Elusive Equity: Education Reform in Post-Apartheid South Africa
van der Westhuizen, Gert J., African Studies Review
E. B. Fiske and H. F. Ladd. Elusive Equity: Education Reform in Post-Apartheid South Africa. Washington, D.C.: Brookings Institution Press, 2004. Bibliography. Index. Cloth. $32.95.
This text comes at a time when those with a stake in the answers are asking questions about the transformation of education a decade after the end of apartheid. Quite rightly, the title underscores the key point that equity goals are not so easy to attain, especially in the "new" South Africa where significant change is a historical imperative. The authors are a husband-and-wife team based in the United States: Fiske is an educational journalist and Ladd a policy studies specialist. They spent the first six months of 2002 in South Africa, and to judge by the list of references, they consulted with a wide range of political figures, educationists, and local resources on education. Although they acknowledge that they cannot claim the same insights as those who specialize in educational reform and who have had direct experience of the education system in South Africa, their account of the struggle for equity offers the independent viewpoint and objectivity of informed outsiders, and it is evident that they have the skills to do justice to the complex story.
Elusive Equity begins with two background chapters describing the context and analytical framework and providing a brief history of the racial policies and practices of apartheid South Africa. Chapters 3 and 4 examine the role of education in first maintaining and then dismantling apartheid, along with the political aspirations that led to changes. Chapters 5 through 9 constitute the core of the book. They measure recent reform efforts in terms of progress toward equity goals, looking at issues of governance, finance, public and private resource allocations, and curriculum. Chapter 10 offers an analysis of reform in higher education and is followed by a conclusion summarizing the authors' findings.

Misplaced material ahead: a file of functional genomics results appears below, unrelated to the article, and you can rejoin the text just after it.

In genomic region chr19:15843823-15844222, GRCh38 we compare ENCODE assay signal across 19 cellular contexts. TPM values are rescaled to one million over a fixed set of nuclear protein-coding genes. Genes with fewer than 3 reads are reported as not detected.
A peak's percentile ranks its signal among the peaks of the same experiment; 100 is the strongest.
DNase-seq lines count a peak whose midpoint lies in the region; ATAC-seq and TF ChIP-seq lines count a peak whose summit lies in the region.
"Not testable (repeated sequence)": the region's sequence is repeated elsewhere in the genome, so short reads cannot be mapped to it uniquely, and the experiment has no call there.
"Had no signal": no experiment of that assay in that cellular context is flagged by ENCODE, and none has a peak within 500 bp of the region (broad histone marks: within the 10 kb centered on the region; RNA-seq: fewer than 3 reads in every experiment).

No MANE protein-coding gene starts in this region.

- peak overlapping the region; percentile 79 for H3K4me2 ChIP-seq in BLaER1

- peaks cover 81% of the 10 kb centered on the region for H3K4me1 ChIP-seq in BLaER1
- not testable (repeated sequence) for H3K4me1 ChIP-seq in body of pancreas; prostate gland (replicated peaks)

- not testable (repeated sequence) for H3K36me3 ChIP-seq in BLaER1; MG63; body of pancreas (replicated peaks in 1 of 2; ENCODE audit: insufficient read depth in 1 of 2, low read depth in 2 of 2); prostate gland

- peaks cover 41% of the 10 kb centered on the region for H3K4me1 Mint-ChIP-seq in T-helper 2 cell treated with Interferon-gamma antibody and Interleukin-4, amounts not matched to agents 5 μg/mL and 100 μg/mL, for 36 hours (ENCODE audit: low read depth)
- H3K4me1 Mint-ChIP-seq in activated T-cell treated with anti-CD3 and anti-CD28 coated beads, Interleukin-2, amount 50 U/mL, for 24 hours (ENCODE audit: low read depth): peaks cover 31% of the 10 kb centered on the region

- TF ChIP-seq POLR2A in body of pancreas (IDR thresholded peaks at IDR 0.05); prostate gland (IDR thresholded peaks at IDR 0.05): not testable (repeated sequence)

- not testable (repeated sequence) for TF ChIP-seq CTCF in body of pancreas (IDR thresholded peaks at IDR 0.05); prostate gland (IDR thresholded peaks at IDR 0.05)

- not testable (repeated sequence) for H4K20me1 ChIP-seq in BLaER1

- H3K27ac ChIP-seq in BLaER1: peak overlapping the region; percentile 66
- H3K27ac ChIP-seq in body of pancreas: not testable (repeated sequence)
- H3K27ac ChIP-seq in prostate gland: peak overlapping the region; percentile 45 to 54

Equity is a key educational goal in South Africa. The text defines this goal in terms of what the authors call "standards of racial equity": equal treatment, equal educational opportunity, and educational adequacy. The concept of equity may of course be defined in other terms and in other languages. For example, the Sotho equivalent for the word equity is tekatekano, meaning "almost equalized." The notion of fluidity is embedded in tekatekano, recognizing that the state of perfect equality can be wished for but in practice will always be a hit-or-miss proposition-hence the meaning of "almost" equal (M. G. Mahlomaholo, personal communication, 2005). The Afrikaans word gelykheid, on the other hand, denotes equivalence in size, form, or level. The interpretations of the concept of equity offered by Fiske and Ladd do not reflect these nuances, and yet notions such as "fluidity" (for example, in equity processes) and "sameness" (for example in resource allocation) are indicative of the systemic complexity of equity as a policy goal. …